Gastonia Bankruptcy LawyerFiling for bankruptcy can be a difficult decision. Acknowledging that your debt has gotten out of control and that you need help to get your finances back on track is not always easy. However, bankruptcy can provide you with a truly fresh start. Eliminating your debts, including large credit card bills, medical bills, or other debts that have stacked up because of issues such as the loss of a job, can take away a huge burden and ensure that your family will be able to avoid serious financial problems in the years to come. Part of the fresh start following bankruptcy involves rebuilding your credit, which will help you qualify for loans or other benefits in the future. As you plan for your life after bankruptcy, there are steps you can take to improve your credit score.

Pay Your Bills On Time

One of the most important things you can do to rebuild your credit is to pay all of your bills before the monthly due date. In addition to making monthly payments on any loans you kept following your bankruptcy, such as a home mortgage or auto loan, you may want to set up reminders or automatic payments for other bills, such as utilities. Making prompt payments on a regular basis will show creditors that they can trust you and that you are responsible with money management—two qualities they look for when considering whether or not someone should receive loan approval. On the other hand, any late payments may cause your credit score to decrease further, affecting your ability to build your credit back up.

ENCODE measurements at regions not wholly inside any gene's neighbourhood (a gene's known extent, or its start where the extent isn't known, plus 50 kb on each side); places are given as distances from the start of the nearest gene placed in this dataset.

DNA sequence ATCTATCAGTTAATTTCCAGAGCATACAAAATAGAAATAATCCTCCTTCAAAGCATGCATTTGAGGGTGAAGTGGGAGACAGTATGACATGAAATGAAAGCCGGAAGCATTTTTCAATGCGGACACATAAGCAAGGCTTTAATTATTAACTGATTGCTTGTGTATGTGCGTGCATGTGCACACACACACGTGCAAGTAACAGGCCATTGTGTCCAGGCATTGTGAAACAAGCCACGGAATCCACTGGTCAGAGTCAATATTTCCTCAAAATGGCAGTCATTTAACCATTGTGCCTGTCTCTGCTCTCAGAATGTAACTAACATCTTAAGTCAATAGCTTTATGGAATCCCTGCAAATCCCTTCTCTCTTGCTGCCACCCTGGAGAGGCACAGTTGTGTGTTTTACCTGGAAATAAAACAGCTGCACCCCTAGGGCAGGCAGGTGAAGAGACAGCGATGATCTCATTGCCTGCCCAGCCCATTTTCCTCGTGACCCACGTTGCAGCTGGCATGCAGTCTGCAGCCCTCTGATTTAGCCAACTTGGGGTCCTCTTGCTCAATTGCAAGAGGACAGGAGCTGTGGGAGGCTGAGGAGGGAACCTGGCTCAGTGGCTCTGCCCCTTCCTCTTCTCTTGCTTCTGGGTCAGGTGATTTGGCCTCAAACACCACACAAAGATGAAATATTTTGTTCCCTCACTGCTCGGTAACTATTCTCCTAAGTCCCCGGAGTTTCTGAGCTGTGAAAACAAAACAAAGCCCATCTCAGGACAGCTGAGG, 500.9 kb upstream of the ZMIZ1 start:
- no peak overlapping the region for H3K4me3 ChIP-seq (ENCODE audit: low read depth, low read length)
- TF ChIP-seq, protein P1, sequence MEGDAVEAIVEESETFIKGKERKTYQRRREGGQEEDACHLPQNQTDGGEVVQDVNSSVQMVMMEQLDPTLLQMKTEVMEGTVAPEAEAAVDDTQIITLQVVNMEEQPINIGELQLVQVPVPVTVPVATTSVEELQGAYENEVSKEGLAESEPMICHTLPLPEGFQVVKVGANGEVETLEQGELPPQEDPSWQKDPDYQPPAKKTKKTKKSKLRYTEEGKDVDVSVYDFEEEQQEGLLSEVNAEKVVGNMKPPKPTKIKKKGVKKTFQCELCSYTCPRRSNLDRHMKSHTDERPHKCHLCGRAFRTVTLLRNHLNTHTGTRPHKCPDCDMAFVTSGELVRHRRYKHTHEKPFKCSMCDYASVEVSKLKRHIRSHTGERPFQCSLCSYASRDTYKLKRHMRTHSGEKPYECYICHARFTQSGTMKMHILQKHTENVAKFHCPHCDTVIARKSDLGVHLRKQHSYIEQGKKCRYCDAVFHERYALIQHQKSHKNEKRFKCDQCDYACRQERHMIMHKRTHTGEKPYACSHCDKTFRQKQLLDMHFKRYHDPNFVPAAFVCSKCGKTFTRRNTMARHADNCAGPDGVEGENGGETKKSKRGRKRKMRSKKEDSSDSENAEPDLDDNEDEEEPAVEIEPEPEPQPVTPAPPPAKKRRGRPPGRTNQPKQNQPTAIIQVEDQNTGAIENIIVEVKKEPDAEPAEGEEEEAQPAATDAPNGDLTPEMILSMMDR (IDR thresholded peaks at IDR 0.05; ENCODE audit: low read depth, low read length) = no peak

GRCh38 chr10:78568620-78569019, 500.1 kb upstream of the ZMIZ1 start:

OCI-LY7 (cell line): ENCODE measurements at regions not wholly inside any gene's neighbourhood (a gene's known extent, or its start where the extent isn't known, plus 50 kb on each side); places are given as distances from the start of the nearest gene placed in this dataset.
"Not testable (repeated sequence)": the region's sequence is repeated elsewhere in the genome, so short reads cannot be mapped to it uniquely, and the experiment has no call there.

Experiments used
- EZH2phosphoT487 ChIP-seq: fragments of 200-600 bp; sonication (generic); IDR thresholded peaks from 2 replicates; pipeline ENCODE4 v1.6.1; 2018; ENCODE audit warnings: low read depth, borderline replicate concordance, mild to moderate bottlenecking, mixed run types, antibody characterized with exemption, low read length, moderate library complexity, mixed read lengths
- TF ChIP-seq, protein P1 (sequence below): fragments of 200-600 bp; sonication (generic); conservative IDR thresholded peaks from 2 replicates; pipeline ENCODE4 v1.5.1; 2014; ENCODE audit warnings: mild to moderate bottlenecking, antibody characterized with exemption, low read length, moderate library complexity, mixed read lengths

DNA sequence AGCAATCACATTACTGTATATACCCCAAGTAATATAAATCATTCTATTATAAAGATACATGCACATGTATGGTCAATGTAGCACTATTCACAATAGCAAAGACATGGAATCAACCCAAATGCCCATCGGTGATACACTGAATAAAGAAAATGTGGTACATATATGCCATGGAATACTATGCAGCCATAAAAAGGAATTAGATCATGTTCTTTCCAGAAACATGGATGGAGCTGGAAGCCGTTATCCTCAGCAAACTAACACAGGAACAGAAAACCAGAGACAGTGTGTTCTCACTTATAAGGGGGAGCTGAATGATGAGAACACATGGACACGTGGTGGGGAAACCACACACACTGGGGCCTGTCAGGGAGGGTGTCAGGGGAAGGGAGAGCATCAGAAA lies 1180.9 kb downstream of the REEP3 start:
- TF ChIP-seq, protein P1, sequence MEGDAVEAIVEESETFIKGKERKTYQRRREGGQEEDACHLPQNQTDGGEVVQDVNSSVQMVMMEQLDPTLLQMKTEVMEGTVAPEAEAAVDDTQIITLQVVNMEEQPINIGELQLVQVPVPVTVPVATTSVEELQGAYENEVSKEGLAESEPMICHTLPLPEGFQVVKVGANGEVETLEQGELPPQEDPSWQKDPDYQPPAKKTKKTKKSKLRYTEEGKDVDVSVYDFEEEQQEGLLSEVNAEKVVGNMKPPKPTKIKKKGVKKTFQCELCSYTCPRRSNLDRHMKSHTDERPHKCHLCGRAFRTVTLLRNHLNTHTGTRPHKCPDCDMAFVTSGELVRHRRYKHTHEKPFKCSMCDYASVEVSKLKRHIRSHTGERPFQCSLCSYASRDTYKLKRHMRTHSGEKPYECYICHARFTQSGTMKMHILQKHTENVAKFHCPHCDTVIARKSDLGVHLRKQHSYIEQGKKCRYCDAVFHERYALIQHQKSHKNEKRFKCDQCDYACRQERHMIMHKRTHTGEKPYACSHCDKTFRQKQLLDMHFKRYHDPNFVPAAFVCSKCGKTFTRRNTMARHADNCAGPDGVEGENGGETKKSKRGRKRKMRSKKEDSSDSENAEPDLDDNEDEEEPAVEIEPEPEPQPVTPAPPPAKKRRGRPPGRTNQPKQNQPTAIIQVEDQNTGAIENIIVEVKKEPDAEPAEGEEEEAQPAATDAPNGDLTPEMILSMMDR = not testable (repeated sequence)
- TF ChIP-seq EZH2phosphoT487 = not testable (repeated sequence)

Get a Secured Credit Card

You may be hesitant to apply for a new credit card after filing for bankruptcy, since you will want to avoid racking up new debts that could cause future difficulties. However, credit cards can actually be beneficial in the long run if used responsibly. If you are unable to receive approval for a regular credit card because of the bankruptcy on your record, you may be able to receive a secured credit card. With this type of card, you must make an upfront deposit that serves as collateral for any purchases made with the card.